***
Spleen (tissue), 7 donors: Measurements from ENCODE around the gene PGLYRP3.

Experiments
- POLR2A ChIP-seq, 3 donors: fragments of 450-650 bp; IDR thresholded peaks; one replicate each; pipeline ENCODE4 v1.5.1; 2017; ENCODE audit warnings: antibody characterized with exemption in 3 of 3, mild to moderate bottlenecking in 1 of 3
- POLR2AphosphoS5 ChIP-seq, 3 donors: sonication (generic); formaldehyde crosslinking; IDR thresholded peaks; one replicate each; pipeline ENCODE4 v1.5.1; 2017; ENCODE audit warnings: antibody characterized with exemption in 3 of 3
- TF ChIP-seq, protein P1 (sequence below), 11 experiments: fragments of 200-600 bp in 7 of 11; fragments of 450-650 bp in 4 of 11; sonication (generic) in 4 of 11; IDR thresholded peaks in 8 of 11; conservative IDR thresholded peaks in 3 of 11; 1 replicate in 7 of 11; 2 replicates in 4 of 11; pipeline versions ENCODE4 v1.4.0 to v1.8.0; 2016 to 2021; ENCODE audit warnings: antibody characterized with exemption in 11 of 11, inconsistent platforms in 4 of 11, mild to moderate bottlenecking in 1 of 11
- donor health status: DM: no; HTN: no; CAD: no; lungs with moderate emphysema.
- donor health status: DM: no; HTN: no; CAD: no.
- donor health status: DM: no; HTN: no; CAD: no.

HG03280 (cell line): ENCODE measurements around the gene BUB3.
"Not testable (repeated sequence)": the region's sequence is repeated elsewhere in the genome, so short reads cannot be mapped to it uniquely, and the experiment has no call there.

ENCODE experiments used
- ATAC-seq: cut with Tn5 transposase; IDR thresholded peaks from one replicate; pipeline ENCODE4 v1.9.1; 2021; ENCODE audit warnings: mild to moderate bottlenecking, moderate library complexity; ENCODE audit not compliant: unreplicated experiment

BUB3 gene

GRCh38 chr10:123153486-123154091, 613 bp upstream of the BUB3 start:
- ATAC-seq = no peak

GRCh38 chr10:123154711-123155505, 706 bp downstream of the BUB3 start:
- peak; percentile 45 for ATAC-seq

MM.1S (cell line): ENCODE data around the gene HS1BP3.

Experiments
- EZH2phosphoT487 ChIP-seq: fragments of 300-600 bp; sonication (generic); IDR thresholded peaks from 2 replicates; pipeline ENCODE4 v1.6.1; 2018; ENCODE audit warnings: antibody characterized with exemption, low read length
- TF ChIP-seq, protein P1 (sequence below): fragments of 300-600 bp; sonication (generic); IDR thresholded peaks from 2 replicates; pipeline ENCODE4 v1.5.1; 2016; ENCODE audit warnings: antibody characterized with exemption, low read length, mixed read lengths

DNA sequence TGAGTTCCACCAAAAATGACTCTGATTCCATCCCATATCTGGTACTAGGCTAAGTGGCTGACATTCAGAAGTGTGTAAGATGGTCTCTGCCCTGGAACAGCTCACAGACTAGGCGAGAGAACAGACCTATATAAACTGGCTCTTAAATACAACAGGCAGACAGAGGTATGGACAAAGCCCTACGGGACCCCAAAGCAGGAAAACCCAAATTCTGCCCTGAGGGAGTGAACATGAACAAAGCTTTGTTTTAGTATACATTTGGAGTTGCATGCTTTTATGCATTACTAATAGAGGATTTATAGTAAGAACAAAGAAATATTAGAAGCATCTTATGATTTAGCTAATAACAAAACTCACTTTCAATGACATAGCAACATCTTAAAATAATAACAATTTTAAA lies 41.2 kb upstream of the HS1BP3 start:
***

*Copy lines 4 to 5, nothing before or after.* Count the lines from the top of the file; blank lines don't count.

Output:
- POLR2AphosphoS5 ChIP-seq, 3 donors: sonication (generic); formaldehyde crosslinking; IDR thresholded peaks; one replicate each; pipeline ENCODE4 v1.5.1; 2017; ENCODE audit warnings: antibody characterized with exemption in 3 of 3
- TF ChIP-seq, protein P1 (sequence below), 11 experiments: fragments of 200-600 bp in 7 of 11; fragments of 450-650 bp in 4 of 11; sonication (generic) in 4 of 11; IDR thresholded peaks in 8 of 11; conservative IDR thresholded peaks in 3 of 11; 1 replicate in 7 of 11; 2 replicates in 4 of 11; pipeline versions ENCODE4 v1.4.0 to v1.8.0; 2016 to 2021; ENCODE audit warnings: antibody characterized with exemption in 11 of 11, inconsistent platforms in 4 of 11, mild to moderate bottlenecking in 1 of 11